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Chemistry:
A Brief History of Atomic Theory February 28, 1999

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In the beginning of the 1800s John Dalton, an English scientist did work some work on
gases, which lead him to the creation of a complex system of symbols for all known
elements at the time. He took all the information he had collected, along with the Laws of
Conservation of Mass, Definite Composition and Multiple Proportions and updated
Aristotle’s theory of matter with the Atomic Theory of Matter, which stated: - All
matter is composed of tiny, indivisible particles called atoms. - Atoms of an element have
identical properties. - Atoms of different elements have different properties. - Atoms of
two or more elements can combine in constant ratios to form new substances. In the late
1800s a man named J. J. Thomson did some experiments, who’s results did not agree
with Dalton’s Atomic Theory. Thomson passed electricity though gases, my his
experiments, he theorized the existence negatively charged subatomic particles he called
electrons. From this theory Thomson created a model of a atom which had the electrons
placed evenly inside the atoms. In the early 1900s a Japanese scientist named H. Nagaoka
designed an atom model as a large sphere surrounded by a ring of negatively charged
electrons. Also, during the early 1900s (1898-1907) a physicist named Ernest Rutherford
worked on experiments to test current atom models. His experiments involved shooting rays
of alpha particles (small positively charged particles) though very thin pieces of gold
foil. Based on Thomson’s model, Rutherford hypothesized that the alpha particles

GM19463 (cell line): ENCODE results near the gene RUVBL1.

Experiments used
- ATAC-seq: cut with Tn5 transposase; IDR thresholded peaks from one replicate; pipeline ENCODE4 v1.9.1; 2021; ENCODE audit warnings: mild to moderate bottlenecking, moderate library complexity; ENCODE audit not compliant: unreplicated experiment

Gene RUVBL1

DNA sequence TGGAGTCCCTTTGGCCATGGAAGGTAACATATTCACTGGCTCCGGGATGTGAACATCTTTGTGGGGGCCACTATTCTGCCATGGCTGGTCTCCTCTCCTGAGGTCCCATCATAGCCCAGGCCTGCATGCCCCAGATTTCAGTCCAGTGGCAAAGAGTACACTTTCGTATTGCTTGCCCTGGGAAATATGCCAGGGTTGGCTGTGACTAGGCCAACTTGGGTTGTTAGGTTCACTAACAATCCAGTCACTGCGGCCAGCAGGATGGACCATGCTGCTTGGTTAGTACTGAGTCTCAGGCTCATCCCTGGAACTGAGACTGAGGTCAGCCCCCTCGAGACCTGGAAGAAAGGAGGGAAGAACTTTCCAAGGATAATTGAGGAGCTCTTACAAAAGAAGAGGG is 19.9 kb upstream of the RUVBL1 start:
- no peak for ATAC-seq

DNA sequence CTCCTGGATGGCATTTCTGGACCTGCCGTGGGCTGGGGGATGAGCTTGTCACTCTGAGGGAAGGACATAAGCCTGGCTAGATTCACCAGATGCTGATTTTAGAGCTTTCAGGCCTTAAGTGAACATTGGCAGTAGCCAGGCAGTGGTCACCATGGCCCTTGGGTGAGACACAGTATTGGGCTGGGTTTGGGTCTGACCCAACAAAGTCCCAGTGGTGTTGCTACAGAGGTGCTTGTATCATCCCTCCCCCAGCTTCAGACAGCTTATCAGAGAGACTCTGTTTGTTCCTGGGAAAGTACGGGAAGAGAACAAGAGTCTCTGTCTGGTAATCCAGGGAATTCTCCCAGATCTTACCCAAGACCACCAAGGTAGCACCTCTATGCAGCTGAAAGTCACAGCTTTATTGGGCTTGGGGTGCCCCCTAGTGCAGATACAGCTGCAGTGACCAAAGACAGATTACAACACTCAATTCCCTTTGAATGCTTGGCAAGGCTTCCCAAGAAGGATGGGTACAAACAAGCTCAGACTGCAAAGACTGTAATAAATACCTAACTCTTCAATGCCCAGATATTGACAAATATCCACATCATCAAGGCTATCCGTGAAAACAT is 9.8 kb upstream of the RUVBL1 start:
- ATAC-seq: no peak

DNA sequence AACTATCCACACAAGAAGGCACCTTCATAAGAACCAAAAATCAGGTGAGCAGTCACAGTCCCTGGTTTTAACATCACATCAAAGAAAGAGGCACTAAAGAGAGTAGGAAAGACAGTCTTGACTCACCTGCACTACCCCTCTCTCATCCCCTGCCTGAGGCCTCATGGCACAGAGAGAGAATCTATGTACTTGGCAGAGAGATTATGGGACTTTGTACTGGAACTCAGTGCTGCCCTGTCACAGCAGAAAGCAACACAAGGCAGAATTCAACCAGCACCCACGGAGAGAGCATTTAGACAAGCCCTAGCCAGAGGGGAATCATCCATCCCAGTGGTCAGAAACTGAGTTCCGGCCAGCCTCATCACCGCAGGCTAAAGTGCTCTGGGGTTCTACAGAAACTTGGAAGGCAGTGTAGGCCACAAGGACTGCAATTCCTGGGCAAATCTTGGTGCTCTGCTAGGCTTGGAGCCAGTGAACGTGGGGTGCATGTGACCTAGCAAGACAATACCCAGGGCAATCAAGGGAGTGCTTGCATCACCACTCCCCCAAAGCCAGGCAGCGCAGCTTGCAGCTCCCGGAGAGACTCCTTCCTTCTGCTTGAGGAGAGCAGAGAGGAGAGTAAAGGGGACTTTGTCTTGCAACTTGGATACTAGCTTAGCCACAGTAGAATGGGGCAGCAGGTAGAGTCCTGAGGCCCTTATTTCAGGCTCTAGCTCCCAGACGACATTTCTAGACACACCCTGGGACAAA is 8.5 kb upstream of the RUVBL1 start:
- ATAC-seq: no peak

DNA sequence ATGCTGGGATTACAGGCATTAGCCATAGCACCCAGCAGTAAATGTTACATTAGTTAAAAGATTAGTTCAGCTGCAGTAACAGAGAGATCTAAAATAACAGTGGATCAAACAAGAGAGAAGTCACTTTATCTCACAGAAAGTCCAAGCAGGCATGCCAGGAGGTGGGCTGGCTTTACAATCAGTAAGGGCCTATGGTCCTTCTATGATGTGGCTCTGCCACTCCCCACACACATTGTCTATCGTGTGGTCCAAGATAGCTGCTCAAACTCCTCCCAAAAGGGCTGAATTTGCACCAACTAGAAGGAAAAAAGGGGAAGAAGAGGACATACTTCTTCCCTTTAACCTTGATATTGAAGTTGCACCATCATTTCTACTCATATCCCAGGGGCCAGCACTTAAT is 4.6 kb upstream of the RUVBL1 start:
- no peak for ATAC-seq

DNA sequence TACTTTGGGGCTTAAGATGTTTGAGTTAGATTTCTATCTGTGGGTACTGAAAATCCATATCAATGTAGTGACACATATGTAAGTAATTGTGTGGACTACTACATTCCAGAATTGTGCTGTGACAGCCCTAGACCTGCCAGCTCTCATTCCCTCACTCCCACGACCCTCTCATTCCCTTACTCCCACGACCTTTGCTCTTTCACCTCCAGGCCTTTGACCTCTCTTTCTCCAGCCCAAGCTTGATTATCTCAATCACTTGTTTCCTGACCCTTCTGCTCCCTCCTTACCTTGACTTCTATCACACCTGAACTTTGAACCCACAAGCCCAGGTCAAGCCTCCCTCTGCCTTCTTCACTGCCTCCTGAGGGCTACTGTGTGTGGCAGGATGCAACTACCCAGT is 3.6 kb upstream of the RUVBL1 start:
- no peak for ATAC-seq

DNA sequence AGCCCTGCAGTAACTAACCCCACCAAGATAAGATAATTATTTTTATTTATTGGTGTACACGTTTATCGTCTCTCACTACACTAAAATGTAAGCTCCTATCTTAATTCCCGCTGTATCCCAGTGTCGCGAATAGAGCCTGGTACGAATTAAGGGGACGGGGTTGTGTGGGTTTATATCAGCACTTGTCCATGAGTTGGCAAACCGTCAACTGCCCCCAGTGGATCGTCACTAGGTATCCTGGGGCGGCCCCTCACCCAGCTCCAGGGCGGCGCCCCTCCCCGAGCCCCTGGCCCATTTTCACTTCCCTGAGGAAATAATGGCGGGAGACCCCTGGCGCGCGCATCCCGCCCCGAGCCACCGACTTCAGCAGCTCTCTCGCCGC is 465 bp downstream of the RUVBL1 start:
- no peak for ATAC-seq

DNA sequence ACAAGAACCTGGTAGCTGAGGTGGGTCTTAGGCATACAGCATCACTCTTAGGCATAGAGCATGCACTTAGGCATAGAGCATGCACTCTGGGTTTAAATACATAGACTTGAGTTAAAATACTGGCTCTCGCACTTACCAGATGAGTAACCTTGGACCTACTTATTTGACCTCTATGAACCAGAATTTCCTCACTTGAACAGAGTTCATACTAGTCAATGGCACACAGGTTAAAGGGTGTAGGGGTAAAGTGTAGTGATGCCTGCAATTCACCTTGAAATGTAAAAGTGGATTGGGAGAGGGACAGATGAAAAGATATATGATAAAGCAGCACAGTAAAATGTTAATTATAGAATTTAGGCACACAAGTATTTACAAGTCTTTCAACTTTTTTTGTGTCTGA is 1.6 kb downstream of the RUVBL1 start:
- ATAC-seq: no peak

would travel through the gold foil mostly unaffected by the gold. He was right. Most of
the particles did pass through, but a small amount of particles were deflected. From this
Rutherford hypothesized that the atoms must have a small positively charged core, the
nucleus, which is surrounded by mainly empty space, which contains the electrons. In 1914
Rutherford made up the word “proton,” which were subatomic particles that had
a positive charge. A student of Rutherford’s, a man named H. G. J. Moseley was the
one who gathered the empirical support for Rutherford’s work. In his experiments he
used X-rays to show that the positive charge in the nucleus grows by one, from each
element to the other. From this Moseley devised the concept of Atomic Number. In 1932,
James Chadwick established that the nucleus must contain heavy neutral particles as well
as positive ones, this was to explain the entire mass of the atom. He called the neutral
subatomic particles neutrons. I Danish scientist named Niels Bohr created a theory
explaining the periodic law. Bohr took the Quantum Theory of Energy, proposed by Max
Planck (in 1900), and the relationship between the sudden end of the periodic table. Using
this, periodic law, and some experimental evidence, Bohr hypothesized the following: -
Continues for 2 more pages >>